I have a personal reason for asking this question. I'm researching my family tree and I have some ancestors who lived in Mile End Old Town, London between 1850 and 1900, but gave birth in Mile End New Town, London which was a nearby but not neighbouring area.
Mile End New Town is in the pinky/purply area at the left, and Mile End Old Town is in grey close to the centre of the map.
I've looked on a modern map of London and I can't see a hospital in the area that used to be Mile End New Town, although the Royal London Hospital (then just the London Hospital) was nearby, possibly in Mile End Old Town.
However, according to this page, the poor did not give birth in hospitals in Victorian times anyway.
It seems women, or at least my ancestors, didn't give birth at home but went to a specific place to have their babies. Where did they go?
Echoing the sentiment in my earlier comment, hospitals were chiefly a venue where the poor would go until the mid-century, and births occurred at home with ad hoc midwives otherwise.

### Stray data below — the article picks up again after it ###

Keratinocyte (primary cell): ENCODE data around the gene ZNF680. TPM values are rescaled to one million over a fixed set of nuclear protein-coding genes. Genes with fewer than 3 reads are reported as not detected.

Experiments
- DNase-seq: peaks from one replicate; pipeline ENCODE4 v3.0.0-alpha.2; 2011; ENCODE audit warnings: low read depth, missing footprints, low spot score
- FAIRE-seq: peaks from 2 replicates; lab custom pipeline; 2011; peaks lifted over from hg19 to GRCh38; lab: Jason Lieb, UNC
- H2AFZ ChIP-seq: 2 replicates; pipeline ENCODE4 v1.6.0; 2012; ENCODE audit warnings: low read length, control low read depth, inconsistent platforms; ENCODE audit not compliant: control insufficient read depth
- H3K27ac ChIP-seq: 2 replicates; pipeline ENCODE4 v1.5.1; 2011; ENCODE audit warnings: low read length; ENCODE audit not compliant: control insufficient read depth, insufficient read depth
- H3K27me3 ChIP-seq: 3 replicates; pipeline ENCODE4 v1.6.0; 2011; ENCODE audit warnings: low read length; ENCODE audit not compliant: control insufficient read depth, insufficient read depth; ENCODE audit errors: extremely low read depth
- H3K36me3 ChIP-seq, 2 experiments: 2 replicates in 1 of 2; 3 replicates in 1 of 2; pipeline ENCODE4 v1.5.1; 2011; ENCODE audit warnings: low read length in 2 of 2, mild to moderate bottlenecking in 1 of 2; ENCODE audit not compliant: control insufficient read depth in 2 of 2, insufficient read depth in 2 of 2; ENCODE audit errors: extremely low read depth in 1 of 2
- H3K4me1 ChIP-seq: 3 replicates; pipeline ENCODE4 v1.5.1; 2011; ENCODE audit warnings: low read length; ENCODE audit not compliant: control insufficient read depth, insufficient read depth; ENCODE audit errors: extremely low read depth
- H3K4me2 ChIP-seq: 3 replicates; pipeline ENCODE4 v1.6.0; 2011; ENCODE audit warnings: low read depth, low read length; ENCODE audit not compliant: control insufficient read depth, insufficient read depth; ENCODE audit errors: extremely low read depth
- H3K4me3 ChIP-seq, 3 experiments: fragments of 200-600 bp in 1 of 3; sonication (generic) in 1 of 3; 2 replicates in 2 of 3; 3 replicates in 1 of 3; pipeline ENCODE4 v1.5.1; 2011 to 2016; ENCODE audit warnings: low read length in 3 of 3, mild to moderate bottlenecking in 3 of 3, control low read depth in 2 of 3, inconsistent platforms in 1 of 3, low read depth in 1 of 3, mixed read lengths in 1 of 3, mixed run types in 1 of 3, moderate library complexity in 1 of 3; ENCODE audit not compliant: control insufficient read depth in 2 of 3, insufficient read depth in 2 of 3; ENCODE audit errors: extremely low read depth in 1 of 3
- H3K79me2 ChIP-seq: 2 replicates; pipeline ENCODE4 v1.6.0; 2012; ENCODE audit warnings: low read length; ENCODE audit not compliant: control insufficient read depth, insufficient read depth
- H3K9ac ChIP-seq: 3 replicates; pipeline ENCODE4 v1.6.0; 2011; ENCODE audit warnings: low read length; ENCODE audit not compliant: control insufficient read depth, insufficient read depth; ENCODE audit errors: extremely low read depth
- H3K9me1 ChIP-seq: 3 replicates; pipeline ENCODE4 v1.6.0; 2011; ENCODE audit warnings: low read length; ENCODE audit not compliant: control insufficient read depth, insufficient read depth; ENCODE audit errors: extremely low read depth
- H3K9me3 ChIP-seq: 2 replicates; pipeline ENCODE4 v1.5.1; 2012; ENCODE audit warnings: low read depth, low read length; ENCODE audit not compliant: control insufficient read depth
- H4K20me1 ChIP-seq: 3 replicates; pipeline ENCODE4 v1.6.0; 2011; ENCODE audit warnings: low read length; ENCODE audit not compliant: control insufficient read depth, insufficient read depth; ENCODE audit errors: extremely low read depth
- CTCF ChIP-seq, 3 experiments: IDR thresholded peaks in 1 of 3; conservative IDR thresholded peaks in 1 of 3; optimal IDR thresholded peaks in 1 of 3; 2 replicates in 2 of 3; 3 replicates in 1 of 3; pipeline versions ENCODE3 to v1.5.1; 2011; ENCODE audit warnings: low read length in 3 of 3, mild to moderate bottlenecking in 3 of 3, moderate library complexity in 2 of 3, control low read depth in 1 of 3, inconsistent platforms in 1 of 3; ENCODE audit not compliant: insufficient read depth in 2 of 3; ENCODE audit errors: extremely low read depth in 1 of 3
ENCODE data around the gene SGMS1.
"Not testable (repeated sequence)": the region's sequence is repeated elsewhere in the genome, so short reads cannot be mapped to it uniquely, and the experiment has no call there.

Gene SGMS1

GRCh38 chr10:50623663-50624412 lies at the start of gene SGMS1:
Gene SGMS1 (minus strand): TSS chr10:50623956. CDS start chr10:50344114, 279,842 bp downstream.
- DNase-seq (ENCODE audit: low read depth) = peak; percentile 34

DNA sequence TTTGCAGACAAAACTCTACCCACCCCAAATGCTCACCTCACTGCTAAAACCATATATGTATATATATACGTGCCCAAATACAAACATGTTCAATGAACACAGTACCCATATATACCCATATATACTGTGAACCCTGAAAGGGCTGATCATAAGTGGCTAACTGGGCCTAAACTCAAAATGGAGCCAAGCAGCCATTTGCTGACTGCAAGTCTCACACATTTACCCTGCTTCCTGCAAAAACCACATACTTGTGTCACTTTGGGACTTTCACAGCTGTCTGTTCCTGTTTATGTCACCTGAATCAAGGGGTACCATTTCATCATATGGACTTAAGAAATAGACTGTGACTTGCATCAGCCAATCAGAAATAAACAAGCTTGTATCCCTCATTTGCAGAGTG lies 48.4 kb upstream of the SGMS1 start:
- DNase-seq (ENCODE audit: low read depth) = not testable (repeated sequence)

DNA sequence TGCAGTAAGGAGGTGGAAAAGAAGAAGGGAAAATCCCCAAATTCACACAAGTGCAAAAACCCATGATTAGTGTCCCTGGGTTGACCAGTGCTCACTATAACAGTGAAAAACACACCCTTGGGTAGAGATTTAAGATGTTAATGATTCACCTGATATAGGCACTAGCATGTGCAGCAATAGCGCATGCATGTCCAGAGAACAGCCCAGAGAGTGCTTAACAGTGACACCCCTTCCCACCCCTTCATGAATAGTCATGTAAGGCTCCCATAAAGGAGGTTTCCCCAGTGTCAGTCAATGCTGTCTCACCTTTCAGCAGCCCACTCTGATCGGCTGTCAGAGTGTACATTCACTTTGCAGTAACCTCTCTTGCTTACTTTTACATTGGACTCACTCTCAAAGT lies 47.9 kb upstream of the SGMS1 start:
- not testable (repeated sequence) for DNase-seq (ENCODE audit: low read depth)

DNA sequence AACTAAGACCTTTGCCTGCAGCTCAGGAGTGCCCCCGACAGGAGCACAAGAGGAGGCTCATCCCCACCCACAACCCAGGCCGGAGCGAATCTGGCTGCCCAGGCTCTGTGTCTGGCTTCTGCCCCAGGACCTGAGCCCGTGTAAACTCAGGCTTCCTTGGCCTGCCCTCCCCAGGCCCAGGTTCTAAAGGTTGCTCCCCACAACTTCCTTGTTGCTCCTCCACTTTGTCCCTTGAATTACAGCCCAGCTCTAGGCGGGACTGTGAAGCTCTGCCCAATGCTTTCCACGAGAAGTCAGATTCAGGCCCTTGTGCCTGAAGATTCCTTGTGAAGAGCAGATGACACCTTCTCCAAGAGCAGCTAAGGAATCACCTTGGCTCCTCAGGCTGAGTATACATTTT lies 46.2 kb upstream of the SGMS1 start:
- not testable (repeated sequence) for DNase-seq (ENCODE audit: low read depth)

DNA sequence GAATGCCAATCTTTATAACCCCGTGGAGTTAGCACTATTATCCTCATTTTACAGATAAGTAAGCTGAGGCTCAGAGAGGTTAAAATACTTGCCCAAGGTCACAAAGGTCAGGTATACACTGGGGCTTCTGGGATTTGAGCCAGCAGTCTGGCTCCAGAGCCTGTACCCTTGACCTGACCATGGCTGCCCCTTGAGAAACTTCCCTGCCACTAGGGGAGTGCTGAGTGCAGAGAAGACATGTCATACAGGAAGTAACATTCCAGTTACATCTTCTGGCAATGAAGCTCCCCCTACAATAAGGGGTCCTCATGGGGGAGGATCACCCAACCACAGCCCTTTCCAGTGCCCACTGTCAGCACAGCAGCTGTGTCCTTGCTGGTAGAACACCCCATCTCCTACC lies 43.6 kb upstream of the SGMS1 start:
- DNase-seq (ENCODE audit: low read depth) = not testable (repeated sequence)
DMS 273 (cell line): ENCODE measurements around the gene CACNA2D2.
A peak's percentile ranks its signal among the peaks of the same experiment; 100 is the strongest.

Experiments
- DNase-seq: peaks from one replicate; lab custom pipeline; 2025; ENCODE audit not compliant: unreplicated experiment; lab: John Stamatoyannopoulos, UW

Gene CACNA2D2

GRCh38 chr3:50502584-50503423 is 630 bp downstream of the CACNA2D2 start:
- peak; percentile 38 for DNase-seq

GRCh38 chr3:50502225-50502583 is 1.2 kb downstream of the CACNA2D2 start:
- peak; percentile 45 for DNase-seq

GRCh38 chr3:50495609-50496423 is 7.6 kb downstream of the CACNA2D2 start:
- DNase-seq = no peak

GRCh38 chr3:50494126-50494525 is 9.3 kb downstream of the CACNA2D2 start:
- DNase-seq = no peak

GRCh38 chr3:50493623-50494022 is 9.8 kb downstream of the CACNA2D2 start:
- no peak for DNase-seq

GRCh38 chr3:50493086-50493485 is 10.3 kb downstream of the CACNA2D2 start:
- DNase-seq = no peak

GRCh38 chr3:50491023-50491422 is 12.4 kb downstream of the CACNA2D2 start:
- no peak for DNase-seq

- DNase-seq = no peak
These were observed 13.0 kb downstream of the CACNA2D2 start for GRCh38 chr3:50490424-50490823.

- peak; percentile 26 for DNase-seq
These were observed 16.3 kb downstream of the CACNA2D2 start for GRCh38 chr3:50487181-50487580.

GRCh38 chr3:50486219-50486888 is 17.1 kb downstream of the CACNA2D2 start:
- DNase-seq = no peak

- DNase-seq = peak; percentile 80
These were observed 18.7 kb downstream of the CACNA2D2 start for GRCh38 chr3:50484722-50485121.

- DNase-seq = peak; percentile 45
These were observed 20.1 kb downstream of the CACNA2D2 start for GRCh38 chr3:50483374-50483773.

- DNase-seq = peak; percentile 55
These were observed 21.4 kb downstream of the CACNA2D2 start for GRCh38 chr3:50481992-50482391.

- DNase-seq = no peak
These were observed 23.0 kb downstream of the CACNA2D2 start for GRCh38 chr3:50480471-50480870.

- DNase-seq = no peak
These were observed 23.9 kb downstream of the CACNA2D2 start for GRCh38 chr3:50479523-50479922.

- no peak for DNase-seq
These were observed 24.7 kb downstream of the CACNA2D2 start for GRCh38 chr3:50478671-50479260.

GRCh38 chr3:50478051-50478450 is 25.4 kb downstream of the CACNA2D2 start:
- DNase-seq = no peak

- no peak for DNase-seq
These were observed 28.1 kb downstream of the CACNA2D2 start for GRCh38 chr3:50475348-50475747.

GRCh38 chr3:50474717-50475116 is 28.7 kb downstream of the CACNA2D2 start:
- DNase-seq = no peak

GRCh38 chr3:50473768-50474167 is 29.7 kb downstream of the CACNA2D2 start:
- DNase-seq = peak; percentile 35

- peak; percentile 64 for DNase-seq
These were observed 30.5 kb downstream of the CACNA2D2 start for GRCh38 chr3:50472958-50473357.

The story behind hand washing before childbirth (an interesting read in its own right) elaborates on the reasons why hospitals attracted the poor:
Maternity institutions were set up all over Europe to address problems of infanticide of illegitimate children. They were set up as gratis institutions and offered to care for the infants, which made them attractive to underprivileged women, including prostitutes. In return for the free services, the women would be subjects for the training of doctors and midwives.
The article further notes that Semmelweis' theories were rather well received in the UK. So I'd suggest that a poor in London in the send half of the 19th century would indeed have given birth at the hospital (or more specifically a maternity institution) if they couldn't afford a midwife, and at home if they could.